Scars in dermatology: Clinical significance
Arun C Inamadar
Department of Dermatology, Venereology and Leprosy, BLDEA's SBMP Medical College, Hospital and Research Centre, Bijapur - 586103, Karnataka
|How to cite this article:
Anitha B, Ragunatha S, Inamadar AC. Scars in dermatology: Clinical significance. Indian J Dermatol Venereol Leprol 2008;74:420-423
A scar is a scar is a scar and only a scar if you don′t ask why"
- Shelly and Shelly
A scar is a fibrous tissue replacement that develops as a consequence of healing at the site of a prior ulcer or wound. Cutaneous scarring is a macroscopic disturbance of the normal structure and function of the skin architecture manifesting itself as an elevated or depressed area, with an alteration of skin texture, color, vascularity, nerve supply and biomechanical properties. 
Histologically, dermal scars are characterized by thickened epidermis with a flattened dermo-epidermal junction and an abnormal organization of the dermal matrix into parallel bundles of scar tissue collagen, as opposed to the normal basket weave pattern of dermal collagen. Scar collagen fibers have high proportions of type III collagen and fibronectin compared to the surrounding normal skin and are usually smaller and more densely packed. Elastic fibers are fragmented and abnormally organized in scars as compared to the normal dermis. Epidermal appendages such as hair follicles and sebaceous glands are usually absent in a scar. 
The pathogenesis of raised skin scars is unclear. Fibroblasts from hypertropic scars and keloids demonstrate excessive proliferative and low apoptosis properties. Fibrogenic isoforms of transforming growth factor β (TGF β 1, 2, 3 ) appear to play a central role in the pathogenesis process. TGF β 1 stimulates fibroblasts leading to proliferation and synthesis of procollagen RNA and hence, collagen formation. By upregulating the production of tissue inhibitor metalloproteinase and plasminogen activator inhibitor, TGF β 1 protects the collagen from degradation.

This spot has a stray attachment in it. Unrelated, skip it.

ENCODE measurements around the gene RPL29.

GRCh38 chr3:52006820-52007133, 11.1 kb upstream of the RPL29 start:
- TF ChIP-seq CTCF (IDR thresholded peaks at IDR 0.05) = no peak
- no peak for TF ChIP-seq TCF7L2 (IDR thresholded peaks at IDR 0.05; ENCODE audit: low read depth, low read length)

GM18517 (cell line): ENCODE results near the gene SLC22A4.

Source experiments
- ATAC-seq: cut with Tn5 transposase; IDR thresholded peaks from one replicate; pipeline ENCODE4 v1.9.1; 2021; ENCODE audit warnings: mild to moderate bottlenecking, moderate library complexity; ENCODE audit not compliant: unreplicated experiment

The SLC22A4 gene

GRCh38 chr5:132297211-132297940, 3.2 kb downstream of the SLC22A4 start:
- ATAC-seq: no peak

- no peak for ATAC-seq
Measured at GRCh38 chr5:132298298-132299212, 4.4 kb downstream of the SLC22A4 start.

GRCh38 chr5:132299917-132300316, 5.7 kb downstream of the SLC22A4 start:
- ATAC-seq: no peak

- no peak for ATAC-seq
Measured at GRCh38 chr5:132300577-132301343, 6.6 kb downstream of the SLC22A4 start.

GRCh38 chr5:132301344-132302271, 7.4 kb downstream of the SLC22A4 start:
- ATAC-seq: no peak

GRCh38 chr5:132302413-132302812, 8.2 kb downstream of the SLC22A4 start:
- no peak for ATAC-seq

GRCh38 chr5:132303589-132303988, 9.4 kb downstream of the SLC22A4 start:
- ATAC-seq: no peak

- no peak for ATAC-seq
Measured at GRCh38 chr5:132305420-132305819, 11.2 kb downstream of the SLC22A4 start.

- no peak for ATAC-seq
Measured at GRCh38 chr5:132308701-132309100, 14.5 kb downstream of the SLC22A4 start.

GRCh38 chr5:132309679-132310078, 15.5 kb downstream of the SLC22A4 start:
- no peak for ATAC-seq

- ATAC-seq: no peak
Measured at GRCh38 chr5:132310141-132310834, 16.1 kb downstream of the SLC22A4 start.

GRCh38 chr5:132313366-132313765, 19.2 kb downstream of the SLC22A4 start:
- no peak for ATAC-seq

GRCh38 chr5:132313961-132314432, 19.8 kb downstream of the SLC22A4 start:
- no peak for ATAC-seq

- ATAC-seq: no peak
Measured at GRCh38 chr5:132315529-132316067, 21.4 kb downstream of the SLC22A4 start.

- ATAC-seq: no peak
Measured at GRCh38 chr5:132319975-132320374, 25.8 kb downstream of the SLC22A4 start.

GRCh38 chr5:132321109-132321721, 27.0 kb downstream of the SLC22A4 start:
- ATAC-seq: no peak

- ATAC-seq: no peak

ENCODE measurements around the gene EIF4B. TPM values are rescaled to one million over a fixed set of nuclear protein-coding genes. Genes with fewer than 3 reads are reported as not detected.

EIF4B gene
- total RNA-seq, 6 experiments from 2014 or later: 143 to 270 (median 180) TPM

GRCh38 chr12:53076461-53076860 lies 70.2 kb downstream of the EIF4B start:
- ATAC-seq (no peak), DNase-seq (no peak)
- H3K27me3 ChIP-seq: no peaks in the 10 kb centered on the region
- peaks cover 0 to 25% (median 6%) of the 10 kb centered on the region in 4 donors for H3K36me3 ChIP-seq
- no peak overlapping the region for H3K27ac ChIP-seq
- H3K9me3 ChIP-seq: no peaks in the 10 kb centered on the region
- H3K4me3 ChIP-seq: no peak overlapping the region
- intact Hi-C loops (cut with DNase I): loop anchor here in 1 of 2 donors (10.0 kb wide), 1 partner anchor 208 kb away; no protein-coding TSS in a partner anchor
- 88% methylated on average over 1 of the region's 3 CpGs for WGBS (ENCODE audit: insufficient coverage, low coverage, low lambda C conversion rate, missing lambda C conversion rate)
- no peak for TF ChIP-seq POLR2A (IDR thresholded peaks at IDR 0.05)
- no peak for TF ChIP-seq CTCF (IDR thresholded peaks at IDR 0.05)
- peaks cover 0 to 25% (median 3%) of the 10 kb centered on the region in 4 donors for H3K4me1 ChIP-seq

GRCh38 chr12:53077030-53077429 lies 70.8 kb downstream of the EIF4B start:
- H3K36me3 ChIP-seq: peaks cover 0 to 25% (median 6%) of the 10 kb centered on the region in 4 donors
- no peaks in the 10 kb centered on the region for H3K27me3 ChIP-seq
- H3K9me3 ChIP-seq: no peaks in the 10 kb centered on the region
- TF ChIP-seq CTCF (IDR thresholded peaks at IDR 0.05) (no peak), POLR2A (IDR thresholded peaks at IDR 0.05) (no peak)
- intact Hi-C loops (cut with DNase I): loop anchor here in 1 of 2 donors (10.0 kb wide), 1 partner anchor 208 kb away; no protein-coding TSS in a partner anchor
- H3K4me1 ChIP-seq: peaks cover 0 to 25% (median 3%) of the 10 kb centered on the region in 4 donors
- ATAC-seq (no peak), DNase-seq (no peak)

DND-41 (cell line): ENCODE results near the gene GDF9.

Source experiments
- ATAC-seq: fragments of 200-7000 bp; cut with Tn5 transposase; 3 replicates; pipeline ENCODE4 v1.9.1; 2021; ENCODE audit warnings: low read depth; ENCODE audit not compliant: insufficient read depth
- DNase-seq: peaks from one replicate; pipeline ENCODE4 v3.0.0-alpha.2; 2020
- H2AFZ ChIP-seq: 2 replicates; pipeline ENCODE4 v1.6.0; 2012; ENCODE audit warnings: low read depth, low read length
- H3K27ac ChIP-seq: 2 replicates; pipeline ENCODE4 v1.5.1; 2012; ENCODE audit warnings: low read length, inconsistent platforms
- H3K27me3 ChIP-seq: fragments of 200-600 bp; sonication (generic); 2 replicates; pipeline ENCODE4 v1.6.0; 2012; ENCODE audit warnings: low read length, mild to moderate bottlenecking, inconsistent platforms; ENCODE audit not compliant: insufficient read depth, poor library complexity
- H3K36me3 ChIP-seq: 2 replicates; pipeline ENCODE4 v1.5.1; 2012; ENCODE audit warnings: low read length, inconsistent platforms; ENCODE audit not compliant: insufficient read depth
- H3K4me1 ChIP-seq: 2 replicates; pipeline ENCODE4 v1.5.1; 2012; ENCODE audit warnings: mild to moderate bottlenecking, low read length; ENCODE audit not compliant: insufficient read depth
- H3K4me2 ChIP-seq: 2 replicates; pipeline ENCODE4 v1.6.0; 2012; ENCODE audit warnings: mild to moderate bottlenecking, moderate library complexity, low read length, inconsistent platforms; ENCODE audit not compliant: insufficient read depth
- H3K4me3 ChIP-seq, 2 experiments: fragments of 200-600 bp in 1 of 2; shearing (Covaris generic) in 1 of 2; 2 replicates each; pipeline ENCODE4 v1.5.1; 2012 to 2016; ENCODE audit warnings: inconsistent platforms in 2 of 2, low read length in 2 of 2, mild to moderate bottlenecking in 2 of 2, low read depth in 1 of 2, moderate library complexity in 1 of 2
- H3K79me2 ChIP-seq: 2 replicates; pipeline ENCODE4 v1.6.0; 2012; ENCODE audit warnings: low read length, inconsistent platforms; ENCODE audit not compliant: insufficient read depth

Classification of Scars 
- Fine line scars: Surgical scars
- Wide (stretched) scars: These develop when fine line surgical scars gradually become stretched and widened. They are typically flat, pale, soft, symptomless scars. Abdominal striae of pregnancy can be considered as variants of these.
- Atrophic scars: These are flat or depressed below the surrounding skin. They are generally small and often round with an indented or inverted centre. They commonly arise after acne or chickenpox.